Speaker Profile: John Hare
John Hare was the last recruit to join the British Overseas Civil Service as an administrative officer in Northern Nigeria. He spent seven years in remote areas on the Nigerian/Cameroon border. He was seconded after independence to the Nigerian government. He later returned to Africa to work for the United Nations Environment Programme.
In a fascinating presentation explorer John Hare recounts his dramatic expeditions in the pristine wilderness area of the Gashun Gobi and Lop Nur, in the Xinjiang province of China as he searched for the critically endangered wild Bactrian camel. Not only did he discover a major migration route used by camels but he also found two previously unmapped valleys containing naÔve populations of wildlife that had no fear of humans. His expeditions have resulted in the establishment of one of the largest Nature Reserves in the world, the Lop Nur Wild Camel Reserve, in the Xinjiang Province of China.
In a beautifully illustrated presentation John describes the qualities that enabled the camel to survive 43 atmospheric nuclear tests in Xinjiang, a former nuclear test site barred from foreign travellers for almost 50 years. In 1999, the expedition observed 169 camels and also encountered one with a day-old calf, a scene never before recorded.
John mixes his talk with fascinating detail of his expeditions and can, if necessary, relate them to the corporate world. For example, in 1996, Johnís vehicles became marooned on hard, sharp rock salt which stretched interminably into the distance. Their vehicle tyres were being shredded and they were burning oil faster than they were burning petrol. Their engine oil was insufficient to return them to base. There was no possibility of outside help. They were in a sensitive area (ex nuclear test site) without the express approval of the Chinese authorities. A core decision had to be made, whether to press forward into the unknown when a key plan/strategy is put into an unexpectedly high risk situation and could break down. Options are severely limited by one supreme and overriding factor, lack of engine oil. A successful solution to this problem was reached by innovative thinking.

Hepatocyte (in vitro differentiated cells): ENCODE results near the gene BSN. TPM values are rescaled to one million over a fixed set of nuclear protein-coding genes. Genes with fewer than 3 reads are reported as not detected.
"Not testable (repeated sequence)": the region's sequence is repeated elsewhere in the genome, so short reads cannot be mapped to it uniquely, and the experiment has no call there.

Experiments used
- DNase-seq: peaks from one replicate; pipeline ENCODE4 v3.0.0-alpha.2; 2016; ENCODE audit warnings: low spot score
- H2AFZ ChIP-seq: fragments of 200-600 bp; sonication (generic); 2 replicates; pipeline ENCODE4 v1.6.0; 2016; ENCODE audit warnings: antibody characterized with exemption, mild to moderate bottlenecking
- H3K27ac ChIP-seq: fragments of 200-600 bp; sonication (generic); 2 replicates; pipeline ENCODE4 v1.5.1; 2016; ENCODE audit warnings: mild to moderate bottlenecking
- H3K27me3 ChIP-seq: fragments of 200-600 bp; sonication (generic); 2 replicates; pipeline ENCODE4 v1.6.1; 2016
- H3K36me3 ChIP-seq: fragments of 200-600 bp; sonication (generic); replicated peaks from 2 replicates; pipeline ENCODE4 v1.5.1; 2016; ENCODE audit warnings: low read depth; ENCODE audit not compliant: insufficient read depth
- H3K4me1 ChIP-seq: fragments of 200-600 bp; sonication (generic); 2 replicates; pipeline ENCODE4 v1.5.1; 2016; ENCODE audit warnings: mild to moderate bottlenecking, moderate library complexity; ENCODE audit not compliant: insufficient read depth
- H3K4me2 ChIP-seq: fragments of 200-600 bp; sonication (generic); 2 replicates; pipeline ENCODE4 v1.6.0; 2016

John has made six expeditions to the Mongolia and Chinese Gobi Deserts between 1993 and 2005 and another expedition to the Sahara Desert in 2001/2002.
WILD CAMEL PROTECTION FOUNDATION
Wild Camel Protection Foundation (WCPF), a UK based charitable foundation
with Jane Goodall as its patron, was established in 1997 specifically
to protect the critically endangered wild Bactrian camel in its pristine
desert environment in the Gobi deserts of China and Mongolia.
Other achievements of the WCPF have been the organizing of a meeting between the Vice-Ministers of the Environment of the Governments of China and Mongolia, which resulted in the signing of an agreement by both countries to cooperate in wild Bactrian camel protection. In addition, the WCPF is currently involved in establishing a captive wild Bactrian camel breeding programme near the Great Gobi Reserve A, a protected area in Mongolia. This programme had the full backing of the Mongolian government. It is vital as there are only 15 wild Bactrian camels in captivity out of as total of under 800 in the wild.
The WCPF has raised over $250,000 from international trusts and companies and is constantly striving to raise additional finance. In 1999, the National Geographic Society and the Royal Geographical Society financed a WCPF expedition into the Chinese Gobi to survey the wild Bactrian camel population. This resulted in a sighting of 169 wild camels, an enormous achievement.
An environmental, awareness-raising educational programme linked to the new Reserve and Jane Goodall's Roots and Shoots scheme in China and Mongolia has produced awareness-raising booklets both in local languages for schools and adults in both countries and this programme is constantly expanding.
Further details of the work of the WCPF, contact:
Read John Hare's profile by clicking here.
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